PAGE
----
Oxfam producing skilled masons for reconstruction

Mason training in Gorkha

Men and women learning together the skills to build earthquake-resistant houses through On the Job Mason Training in Gorkha district. Oxfam has been providing short and long term courses in seven earthquake affected areas to produce skilled human resource. Photo by: Nishant Mahat/Oxfam

"When the quake damaged my house, I was plastering my customer's house nearby."
Krishna Prasad Badal

Bed Prasad Dhakal in Nuwakot

Nishant Mahat in Gorkha

Amid slippery soil and drizzling rain, some 20 people were busy in construction work at a hilltop of Nuwakot district. It seemed as if the chilly wind blowing severely was not disturbing them at all. Wearing safety hats and gloves, they were fetching water, mixing cement, and erecting foundation walls for a two-roomed structure. Enthusiastically, they were following guidance of their instructors.

This was what was witnessed by a visiting team of media and other stakeholders at the premises of a local primary school at Khadgabhanjyang VDC-7 in Nuwakot where a 50-day On the Job Training (OJT) on masonry was being organized for earthquake survivors by Oxfam and Sahayata Samajik Sanstha (Oxfam’s partner). Among the trainees was Krishna Prasad Badal, 37, whose house was completely damaged by the earthquake of 2015. "When the quake damaged my house, I was plastering my customer's house nearby," he says. Badal has been involved in masonry for the past nine years but never had the chance to lead a group of masons in making earthquake-safe houses. As many as 70,000 households were either damaged by the earthquake of April 2015 in Nuwakot district.

Main instructor Bikram Chaudhari in Khadgavanjyang of Nuwakot district instructing the trainees and the lead trainers on safe-house construction. Photo by: Bed Prasad Dhakal/Oxfam

Badal received a seven-day mason training by Oxfam and its partners in November 2016 along with 63 earthquake survivors. "Though I was working in the construction work for many years, I learnt the earthquake-resistant technology from the seven-daytraining," Badal said. Since then, he says, he has been applying the earthquake-resistant technology himself and suggesting others to do the same.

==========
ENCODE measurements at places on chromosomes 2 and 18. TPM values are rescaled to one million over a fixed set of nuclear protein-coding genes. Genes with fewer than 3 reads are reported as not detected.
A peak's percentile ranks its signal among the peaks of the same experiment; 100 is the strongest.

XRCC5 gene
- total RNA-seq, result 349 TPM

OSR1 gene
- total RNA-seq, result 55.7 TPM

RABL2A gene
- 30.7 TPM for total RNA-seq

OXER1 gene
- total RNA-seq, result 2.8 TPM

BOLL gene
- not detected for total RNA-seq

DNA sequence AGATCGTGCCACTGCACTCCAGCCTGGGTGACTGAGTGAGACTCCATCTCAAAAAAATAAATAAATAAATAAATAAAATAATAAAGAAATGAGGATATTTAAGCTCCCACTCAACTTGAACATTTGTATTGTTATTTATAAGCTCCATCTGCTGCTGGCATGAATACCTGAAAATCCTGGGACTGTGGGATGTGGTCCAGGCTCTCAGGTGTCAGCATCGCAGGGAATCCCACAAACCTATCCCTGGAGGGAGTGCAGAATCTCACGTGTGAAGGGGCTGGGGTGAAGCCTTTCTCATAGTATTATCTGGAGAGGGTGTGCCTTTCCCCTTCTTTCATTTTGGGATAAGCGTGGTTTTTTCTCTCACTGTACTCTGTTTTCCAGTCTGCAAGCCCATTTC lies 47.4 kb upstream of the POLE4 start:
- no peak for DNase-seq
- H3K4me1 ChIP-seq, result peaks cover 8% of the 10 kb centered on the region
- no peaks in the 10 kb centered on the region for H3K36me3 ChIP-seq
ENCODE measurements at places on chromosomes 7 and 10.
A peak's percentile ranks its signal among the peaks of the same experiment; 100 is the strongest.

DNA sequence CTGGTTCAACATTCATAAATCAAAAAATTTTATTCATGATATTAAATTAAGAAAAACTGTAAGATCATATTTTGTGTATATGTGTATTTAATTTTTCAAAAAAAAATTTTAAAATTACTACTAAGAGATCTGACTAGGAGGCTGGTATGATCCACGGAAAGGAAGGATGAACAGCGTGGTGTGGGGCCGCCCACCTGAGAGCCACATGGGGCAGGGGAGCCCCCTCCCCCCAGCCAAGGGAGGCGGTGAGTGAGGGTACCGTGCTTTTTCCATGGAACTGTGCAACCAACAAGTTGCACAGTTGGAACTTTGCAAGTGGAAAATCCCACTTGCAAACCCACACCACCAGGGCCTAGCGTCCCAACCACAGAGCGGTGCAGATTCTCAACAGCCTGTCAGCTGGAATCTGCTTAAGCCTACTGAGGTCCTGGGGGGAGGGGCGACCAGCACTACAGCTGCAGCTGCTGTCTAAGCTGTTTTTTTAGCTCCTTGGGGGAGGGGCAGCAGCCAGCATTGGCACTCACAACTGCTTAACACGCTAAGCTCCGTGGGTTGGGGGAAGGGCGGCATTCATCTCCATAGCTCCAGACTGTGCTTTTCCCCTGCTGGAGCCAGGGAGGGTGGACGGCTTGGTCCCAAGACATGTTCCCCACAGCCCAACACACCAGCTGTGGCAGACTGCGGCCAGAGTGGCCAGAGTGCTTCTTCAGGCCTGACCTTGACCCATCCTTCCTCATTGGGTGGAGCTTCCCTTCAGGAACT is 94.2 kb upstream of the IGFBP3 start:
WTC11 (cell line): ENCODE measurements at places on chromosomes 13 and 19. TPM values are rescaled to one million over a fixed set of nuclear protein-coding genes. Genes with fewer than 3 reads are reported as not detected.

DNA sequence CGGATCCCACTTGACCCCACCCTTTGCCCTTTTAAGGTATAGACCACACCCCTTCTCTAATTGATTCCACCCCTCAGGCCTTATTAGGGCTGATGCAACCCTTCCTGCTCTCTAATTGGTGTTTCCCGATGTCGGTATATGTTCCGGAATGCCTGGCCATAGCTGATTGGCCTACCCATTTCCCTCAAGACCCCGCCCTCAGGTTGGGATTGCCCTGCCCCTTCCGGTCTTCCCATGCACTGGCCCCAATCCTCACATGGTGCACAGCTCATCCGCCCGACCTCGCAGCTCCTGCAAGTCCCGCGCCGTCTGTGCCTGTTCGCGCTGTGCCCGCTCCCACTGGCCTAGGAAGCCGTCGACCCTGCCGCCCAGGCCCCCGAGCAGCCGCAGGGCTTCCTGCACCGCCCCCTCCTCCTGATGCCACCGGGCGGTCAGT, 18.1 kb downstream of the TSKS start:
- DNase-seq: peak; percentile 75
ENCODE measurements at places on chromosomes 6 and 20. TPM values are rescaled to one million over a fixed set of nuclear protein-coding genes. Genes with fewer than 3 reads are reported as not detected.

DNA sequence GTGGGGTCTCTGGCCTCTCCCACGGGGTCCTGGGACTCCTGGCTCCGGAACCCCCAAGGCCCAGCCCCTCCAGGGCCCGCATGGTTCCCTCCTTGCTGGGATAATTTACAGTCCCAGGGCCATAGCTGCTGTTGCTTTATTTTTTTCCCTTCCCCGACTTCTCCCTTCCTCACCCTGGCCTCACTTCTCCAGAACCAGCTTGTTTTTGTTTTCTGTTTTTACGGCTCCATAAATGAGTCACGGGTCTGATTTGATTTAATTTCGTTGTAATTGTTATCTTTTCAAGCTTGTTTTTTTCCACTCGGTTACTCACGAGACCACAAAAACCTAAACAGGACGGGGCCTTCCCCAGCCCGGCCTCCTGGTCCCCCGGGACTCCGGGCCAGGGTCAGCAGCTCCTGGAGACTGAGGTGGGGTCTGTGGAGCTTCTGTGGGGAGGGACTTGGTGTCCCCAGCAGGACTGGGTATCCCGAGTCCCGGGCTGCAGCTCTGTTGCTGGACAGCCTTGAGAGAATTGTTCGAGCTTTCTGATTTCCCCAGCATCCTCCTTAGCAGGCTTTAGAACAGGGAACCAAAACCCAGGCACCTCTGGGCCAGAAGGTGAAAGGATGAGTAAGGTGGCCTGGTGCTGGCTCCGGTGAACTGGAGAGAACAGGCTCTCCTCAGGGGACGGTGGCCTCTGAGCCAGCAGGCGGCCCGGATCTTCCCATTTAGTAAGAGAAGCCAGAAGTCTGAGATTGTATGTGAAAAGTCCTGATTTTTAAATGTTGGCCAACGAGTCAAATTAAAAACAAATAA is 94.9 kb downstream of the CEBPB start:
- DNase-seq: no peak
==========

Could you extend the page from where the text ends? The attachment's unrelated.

In order to produce skilled human resource to contribute in the post earthquake reconstruction, Oxfam and its partners have been providing mason trainings in seven earthquake affected districts. In the beginning, seven-day trainings were provided to those working already in the construction industry. However, it was deemed that it was not enough to cover all aspects of masonry training thus 50-day OJT was started, which would also include those who wanted to join the construction industry.

Oxfam is conducting 26 OJTs-13 in Gorakha, 7 in Sindhupalchowk, and 3 each in Dhading and Nuwakot. These trainings consist of two sessions: knowledge session and practical session. Knowledge sessions are conducted in classrooms by lead trainer using suitable training methods and practical sessions involve the real work of construction. Ninety percent of the training involves practical sessions whereas the rest is on knowledge sessions.

To motivate the trainees and support them financially, a daily allowance is provided to the trainees and lead trainers. "The daily allowance not only encourages us to impart the training to the trainees but also supports our family,” says Badal adding, “It is one of the major attractions of the training."

The training completes with the construction of earthquake-resistant model house. The trainees will be provided with level Level 1 Certificate by the Council for Technical Education and Vocational Training (CTEVT). Most of these houses will be used either as information centers or collection center for vegetables and grains, depending on the needs of the districts.